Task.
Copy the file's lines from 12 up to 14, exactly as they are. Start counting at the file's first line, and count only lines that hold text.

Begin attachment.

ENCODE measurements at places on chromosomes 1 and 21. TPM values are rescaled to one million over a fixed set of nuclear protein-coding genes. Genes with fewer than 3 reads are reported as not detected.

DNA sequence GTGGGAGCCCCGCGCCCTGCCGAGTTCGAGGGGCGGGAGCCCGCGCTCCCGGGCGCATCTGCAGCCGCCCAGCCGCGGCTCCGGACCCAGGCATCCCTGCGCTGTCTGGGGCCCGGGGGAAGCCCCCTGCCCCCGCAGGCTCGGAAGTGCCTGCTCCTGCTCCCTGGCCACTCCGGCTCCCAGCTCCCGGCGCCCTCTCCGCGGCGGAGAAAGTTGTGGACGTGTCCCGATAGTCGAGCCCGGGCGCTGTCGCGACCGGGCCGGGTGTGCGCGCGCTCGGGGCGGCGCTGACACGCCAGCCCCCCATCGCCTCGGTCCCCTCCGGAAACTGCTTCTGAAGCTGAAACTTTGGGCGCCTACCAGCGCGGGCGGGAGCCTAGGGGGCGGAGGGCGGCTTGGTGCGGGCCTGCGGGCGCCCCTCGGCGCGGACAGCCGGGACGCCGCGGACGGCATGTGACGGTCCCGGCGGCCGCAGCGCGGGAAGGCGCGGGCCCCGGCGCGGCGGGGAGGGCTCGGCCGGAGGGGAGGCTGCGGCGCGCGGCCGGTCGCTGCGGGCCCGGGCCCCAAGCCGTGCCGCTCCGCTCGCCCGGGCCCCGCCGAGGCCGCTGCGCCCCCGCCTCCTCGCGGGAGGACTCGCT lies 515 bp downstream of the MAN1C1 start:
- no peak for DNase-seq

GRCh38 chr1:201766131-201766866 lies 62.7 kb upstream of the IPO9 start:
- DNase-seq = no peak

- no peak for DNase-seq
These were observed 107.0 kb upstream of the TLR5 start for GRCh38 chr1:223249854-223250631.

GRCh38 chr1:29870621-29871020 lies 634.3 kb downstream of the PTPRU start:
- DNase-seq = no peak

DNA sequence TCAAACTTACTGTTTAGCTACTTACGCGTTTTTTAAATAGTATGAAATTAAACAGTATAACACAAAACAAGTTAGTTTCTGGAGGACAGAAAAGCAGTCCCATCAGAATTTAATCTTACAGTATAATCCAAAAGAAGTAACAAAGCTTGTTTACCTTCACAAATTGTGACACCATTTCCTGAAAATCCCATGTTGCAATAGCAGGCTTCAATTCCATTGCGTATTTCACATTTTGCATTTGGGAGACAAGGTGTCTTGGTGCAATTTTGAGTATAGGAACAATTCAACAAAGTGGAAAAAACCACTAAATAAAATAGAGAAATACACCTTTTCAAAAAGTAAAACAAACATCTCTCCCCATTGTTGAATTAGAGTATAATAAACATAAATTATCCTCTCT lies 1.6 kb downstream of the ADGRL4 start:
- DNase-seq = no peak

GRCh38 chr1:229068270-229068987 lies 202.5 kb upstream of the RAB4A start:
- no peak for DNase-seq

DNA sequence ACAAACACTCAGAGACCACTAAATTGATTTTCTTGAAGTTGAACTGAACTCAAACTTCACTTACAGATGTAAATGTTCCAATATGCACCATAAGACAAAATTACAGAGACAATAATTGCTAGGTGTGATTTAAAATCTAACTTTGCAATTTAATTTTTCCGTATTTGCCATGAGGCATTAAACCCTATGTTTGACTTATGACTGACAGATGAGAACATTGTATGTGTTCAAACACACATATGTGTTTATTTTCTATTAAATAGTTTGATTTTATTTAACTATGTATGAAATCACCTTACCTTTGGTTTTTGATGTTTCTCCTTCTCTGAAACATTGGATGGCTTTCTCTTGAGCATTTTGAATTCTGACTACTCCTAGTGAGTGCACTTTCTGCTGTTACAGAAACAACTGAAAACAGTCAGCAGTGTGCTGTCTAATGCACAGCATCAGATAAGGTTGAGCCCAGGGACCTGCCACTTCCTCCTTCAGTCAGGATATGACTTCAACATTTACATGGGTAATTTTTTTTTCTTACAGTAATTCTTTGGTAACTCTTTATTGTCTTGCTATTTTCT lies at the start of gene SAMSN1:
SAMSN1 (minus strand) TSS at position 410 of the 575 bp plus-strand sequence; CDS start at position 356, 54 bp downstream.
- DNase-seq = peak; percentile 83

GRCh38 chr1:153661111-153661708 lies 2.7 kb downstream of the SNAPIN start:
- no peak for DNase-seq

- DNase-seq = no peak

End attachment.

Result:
GRCh38 chr1:229068270-229068987 lies 202.5 kb upstream of the RAB4A start:
- no peak for DNase-seq

DNA sequence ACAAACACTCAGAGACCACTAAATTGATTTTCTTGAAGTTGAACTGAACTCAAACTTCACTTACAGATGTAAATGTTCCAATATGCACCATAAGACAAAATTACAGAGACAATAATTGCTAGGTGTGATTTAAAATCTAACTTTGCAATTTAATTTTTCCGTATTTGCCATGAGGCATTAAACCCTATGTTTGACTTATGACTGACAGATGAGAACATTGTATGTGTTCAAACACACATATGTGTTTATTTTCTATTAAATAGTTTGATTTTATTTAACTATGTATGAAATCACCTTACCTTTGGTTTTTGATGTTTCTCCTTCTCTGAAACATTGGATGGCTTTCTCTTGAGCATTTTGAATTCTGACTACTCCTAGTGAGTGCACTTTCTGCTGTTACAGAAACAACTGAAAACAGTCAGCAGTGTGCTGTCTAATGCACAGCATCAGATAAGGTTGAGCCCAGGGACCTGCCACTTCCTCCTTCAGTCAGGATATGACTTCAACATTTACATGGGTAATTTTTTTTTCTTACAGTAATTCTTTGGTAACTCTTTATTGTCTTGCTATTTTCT lies at the start of gene SAMSN1: